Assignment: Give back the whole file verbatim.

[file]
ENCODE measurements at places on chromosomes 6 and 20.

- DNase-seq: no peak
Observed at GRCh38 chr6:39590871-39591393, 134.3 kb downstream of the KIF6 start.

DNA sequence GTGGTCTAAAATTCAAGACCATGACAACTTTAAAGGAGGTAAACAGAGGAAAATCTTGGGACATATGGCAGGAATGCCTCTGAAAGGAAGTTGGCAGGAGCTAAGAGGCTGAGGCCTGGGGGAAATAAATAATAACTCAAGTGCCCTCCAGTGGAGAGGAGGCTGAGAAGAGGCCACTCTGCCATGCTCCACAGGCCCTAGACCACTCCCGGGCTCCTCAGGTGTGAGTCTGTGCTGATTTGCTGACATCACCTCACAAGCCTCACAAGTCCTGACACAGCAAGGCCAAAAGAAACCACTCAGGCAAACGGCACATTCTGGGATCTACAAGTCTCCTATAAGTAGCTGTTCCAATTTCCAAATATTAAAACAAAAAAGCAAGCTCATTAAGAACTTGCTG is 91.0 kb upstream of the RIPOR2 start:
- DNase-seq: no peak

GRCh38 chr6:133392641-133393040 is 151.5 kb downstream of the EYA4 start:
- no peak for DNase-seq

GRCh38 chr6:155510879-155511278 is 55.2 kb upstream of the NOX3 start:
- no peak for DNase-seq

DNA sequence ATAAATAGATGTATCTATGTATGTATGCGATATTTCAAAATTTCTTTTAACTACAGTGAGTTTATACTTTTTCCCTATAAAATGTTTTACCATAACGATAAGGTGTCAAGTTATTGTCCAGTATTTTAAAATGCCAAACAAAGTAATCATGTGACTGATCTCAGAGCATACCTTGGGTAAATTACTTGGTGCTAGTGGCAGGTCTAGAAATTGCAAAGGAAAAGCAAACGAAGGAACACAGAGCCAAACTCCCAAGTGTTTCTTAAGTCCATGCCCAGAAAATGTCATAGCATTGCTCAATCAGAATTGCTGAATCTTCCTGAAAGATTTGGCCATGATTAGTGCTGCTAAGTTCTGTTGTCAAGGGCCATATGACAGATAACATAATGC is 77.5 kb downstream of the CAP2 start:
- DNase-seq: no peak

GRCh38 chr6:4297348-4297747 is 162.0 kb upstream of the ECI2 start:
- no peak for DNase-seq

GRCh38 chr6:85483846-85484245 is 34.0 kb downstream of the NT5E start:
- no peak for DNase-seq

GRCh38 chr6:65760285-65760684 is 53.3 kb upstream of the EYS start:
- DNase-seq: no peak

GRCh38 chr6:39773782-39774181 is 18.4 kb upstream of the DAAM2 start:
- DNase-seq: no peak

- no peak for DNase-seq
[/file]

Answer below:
ENCODE measurements at places on chromosomes 6 and 20.

- DNase-seq: no peak
Observed at GRCh38 chr6:39590871-39591393, 134.3 kb downstream of the KIF6 start.

DNA sequence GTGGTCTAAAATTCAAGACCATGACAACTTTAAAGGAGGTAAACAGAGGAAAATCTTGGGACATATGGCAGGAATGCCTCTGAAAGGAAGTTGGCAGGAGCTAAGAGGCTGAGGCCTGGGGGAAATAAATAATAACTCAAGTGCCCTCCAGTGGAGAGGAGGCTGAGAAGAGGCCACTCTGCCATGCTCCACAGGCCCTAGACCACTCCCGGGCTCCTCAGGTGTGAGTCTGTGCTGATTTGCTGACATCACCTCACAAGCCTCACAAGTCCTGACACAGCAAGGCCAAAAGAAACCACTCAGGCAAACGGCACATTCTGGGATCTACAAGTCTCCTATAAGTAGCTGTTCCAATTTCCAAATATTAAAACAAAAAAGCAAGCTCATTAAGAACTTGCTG is 91.0 kb upstream of the RIPOR2 start:
- DNase-seq: no peak

GRCh38 chr6:133392641-133393040 is 151.5 kb downstream of the EYA4 start:
- no peak for DNase-seq

GRCh38 chr6:155510879-155511278 is 55.2 kb upstream of the NOX3 start:
- no peak for DNase-seq

DNA sequence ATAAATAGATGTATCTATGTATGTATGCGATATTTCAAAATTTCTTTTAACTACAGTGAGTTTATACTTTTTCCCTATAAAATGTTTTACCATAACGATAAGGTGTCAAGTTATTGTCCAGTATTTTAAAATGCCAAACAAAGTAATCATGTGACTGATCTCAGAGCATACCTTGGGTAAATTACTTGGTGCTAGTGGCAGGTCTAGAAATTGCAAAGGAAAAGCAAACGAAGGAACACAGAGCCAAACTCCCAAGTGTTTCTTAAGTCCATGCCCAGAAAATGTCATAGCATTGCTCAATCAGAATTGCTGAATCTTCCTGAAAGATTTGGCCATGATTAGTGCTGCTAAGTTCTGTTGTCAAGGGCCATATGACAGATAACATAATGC is 77.5 kb downstream of the CAP2 start:
- DNase-seq: no peak

GRCh38 chr6:4297348-4297747 is 162.0 kb upstream of the ECI2 start:
- no peak for DNase-seq

GRCh38 chr6:85483846-85484245 is 34.0 kb downstream of the NT5E start:
- no peak for DNase-seq

GRCh38 chr6:65760285-65760684 is 53.3 kb upstream of the EYS start:
- DNase-seq: no peak

GRCh38 chr6:39773782-39774181 is 18.4 kb upstream of the DAAM2 start:
- DNase-seq: no peak

- no peak for DNase-seq